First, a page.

The Scheduling Committee, started in 2018, has recently been trying to look at alternative schedules for students and faculty that will improve day-to-day life at school. Members of this committee include Interim Director Elizabeth Majerus, Teaching Associate of Latin Brian Lauthen, Teaching Associate of Theatre Christopher Guyotte, Assistant Director for Student Life Karl Radnitzer, and Teaching Associate of Mathematics Ioana Boca. Recently, the Scheduling Committee submitted three new potential schedule models to the Curriculum Committee which all contain a late start. A late start will potentially help students get a little bit more sleep before beginning the school day.
Majerus says that all three models that allow a late start also include new schedule changes such as block scheduling. Lauthen says that all of the models have “Uni period and a common lunch time for all grades.” One of the three models contains an 8:30 a.m. start time. In the fall of 2020, it is said that one of the models will be put into place as a trial period. Majerus plans on sending out a survey to students in order to gauge what percent of students will actually benefit from this late start. Students who can’t come to school later for various reasons will still be able to come to school at a regular time.
Majerus thinks that the majority of Uni High students will benefit from this late start and believes that students do need more sleep. However, Uni High Freshman John Brownridge expresses that “too late of a start wouldn’t be good” and how he doesn’t feel like it will affect him. In Brownridge’s opinion, going to bed late gets him less sleep because he’s used to waking up at a certain time. “It won’t change the fact that I have basketball games late which means I go to bed late,” Brownridge says.
Uni High Sophomore Ekaterina Sakhartova says, “I don’t get enough sleep because I have to go to extracurriculars and do homework, so I normally don’t go to bed until midnight or later.” A late start would be implemented to help students get more sleep but Sakhartova says, “I don’t think a late start will give me more time to sleep.”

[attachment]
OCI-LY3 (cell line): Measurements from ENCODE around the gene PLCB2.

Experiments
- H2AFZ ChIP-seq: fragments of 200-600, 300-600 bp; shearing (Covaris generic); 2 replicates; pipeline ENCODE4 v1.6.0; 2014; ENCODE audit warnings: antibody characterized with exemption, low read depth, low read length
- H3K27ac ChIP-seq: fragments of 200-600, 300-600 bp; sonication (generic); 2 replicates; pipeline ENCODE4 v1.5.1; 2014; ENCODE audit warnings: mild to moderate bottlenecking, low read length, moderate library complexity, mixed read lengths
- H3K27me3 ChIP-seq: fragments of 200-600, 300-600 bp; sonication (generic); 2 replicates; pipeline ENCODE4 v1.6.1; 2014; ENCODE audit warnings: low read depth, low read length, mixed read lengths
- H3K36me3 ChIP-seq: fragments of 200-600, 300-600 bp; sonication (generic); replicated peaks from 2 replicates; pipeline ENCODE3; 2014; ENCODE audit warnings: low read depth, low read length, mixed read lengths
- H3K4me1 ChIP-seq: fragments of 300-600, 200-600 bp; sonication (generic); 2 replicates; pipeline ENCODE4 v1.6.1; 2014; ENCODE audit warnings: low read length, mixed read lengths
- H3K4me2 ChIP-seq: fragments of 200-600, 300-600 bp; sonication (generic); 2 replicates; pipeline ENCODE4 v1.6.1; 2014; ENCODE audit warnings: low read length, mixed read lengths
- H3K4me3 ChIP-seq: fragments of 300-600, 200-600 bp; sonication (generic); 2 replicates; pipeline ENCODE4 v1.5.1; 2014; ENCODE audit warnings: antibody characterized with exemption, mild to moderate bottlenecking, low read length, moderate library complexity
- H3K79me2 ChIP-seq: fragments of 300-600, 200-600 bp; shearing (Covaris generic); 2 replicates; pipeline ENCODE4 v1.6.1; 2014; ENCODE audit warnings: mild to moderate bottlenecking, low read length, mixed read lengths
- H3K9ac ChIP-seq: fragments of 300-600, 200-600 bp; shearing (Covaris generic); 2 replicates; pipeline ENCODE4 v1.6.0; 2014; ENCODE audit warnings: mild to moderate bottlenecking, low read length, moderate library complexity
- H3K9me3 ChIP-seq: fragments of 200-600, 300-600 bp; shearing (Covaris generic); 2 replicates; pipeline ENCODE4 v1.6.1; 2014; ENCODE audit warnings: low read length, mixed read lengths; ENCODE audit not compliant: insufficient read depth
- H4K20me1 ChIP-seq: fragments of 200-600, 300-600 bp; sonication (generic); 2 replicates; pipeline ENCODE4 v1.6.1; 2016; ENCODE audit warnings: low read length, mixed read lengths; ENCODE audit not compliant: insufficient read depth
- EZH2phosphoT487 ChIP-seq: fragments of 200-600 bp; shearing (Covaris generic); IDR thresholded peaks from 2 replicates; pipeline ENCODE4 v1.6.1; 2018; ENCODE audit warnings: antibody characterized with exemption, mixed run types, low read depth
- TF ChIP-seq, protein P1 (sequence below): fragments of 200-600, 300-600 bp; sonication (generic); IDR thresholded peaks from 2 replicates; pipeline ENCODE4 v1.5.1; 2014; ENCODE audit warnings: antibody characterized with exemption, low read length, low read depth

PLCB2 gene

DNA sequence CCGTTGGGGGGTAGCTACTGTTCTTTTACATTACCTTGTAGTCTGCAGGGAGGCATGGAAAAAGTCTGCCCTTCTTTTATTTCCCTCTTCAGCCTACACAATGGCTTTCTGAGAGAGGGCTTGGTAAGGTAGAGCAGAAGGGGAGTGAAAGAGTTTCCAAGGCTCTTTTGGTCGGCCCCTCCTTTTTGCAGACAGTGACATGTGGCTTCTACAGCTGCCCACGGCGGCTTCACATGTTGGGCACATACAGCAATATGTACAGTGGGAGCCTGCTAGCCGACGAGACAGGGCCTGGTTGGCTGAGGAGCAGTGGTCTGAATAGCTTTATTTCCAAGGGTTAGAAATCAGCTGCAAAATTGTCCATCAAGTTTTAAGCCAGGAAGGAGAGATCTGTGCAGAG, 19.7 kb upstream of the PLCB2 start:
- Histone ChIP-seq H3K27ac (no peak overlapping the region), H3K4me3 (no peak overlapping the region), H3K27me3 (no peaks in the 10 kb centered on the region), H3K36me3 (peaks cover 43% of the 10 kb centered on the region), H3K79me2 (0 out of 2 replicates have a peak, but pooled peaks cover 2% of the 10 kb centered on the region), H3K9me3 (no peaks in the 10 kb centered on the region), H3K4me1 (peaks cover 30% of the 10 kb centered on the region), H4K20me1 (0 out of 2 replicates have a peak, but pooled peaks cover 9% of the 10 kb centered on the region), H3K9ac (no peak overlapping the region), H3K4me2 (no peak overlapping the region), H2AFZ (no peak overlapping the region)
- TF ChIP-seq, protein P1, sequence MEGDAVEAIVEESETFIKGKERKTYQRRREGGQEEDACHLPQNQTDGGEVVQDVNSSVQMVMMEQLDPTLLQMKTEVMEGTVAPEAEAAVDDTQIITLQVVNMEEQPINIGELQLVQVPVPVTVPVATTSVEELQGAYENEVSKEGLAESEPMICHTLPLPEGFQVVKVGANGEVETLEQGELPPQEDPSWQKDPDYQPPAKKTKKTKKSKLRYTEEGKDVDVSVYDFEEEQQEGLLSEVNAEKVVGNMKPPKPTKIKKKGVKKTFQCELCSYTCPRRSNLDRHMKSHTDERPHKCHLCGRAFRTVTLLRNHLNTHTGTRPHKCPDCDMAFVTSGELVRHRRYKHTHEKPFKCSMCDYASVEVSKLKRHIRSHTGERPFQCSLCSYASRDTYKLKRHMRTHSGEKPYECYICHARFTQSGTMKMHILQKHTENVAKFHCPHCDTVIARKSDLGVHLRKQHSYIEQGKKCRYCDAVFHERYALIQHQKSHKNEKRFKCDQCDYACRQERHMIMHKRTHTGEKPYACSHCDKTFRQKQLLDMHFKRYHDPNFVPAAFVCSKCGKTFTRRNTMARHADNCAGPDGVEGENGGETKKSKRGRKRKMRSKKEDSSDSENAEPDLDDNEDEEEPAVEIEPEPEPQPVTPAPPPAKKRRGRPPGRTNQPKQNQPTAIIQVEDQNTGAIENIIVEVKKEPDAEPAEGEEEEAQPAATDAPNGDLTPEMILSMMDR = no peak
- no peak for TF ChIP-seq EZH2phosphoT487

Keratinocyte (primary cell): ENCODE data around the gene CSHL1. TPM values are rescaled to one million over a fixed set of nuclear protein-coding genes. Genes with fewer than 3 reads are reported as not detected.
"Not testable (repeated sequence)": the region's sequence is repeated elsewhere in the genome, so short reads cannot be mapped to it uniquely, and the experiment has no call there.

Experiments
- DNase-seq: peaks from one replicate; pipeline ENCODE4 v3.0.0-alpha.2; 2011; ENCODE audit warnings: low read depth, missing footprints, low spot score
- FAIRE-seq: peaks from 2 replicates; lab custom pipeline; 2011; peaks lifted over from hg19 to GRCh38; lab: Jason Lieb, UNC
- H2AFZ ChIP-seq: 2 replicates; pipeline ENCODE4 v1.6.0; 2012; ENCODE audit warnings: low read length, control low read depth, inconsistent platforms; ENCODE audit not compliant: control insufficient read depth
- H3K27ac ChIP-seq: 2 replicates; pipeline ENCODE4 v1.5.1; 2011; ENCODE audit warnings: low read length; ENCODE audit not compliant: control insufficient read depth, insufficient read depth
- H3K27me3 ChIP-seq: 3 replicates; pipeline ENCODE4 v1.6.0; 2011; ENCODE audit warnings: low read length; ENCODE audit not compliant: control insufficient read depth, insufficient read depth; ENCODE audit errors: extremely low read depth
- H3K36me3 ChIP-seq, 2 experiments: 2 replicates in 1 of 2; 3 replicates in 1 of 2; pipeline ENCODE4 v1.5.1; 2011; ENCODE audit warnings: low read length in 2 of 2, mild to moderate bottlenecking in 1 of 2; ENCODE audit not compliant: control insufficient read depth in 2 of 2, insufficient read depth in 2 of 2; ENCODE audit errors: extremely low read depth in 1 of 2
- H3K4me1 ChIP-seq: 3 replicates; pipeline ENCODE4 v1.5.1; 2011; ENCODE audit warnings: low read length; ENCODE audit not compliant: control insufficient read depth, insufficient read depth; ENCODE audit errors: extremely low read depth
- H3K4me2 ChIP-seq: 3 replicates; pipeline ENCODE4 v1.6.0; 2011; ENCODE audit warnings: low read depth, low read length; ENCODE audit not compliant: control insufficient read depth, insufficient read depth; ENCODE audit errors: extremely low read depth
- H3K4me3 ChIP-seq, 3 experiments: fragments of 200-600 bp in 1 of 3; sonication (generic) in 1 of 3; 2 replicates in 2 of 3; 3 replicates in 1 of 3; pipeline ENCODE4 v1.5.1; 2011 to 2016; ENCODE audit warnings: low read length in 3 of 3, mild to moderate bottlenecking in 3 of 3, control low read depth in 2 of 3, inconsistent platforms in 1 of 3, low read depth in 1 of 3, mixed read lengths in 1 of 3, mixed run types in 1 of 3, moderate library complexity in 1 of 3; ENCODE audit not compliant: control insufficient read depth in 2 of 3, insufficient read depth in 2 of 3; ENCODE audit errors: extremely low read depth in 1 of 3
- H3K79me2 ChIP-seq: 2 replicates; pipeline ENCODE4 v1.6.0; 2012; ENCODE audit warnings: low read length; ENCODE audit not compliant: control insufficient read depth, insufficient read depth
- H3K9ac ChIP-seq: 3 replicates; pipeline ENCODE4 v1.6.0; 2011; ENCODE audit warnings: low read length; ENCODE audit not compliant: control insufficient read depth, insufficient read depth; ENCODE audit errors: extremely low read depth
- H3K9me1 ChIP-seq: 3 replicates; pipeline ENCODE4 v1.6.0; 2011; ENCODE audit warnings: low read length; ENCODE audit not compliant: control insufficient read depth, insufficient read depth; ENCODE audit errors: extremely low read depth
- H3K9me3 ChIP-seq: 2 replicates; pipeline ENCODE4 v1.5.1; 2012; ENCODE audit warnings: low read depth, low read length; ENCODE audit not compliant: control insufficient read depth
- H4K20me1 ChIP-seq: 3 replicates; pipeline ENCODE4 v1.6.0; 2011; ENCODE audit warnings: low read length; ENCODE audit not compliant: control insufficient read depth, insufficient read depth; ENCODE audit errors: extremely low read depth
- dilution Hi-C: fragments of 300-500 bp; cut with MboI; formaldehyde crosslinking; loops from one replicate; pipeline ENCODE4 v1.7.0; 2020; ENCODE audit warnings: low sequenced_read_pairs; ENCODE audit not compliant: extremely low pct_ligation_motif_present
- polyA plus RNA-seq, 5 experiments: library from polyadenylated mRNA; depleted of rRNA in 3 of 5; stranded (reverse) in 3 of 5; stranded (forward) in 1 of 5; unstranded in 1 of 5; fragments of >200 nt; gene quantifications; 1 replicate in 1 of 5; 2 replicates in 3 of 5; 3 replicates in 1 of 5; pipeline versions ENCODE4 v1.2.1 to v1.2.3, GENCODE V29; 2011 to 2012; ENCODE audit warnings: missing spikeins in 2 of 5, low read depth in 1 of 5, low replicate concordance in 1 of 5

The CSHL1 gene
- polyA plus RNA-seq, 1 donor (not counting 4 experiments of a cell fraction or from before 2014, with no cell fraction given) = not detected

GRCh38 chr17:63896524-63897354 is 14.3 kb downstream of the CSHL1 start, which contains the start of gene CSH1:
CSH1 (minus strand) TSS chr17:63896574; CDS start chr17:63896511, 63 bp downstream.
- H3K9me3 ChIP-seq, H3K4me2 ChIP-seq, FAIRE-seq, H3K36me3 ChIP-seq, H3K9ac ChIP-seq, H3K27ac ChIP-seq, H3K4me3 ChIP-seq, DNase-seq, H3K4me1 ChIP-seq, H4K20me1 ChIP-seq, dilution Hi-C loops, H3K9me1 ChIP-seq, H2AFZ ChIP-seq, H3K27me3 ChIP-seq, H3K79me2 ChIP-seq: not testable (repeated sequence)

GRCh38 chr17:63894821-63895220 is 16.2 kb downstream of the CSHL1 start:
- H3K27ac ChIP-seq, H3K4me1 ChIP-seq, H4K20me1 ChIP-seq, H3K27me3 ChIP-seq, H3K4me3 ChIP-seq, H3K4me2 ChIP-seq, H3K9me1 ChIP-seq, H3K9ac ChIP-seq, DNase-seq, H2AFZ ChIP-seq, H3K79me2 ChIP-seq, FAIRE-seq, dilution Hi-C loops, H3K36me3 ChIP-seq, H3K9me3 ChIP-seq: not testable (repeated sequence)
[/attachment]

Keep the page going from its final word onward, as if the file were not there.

The National Sleep Foundation explains that sleep is imperative for managing stress in our daily lives, especially for teens. According to the National Sleep Foundation, getting inadequate amounts of sleep can deter your ability to “learn, listen, concentrate and solve problems”.
Even a little bit more time sleeping can help. During the trial period of the late start, Majerus plans on conducting a survey later into the school year to see if students are getting more sleep. Lauthen says “it’s hard to say if students at Uni are sleep deprived.”
Majerus researched sleep in teens and seemed invested in trying to help teens get more rest during the night. She expressed how she “thinks about sleep a lot” and how she wanted to “make things happen” this year. Lauthen says “during Agora week there has been anecdotal evidence of students being more awake because of the later start time.” Majerus hopes that a new schedule with a later start will allow for more students to get at least a little bit more sleep.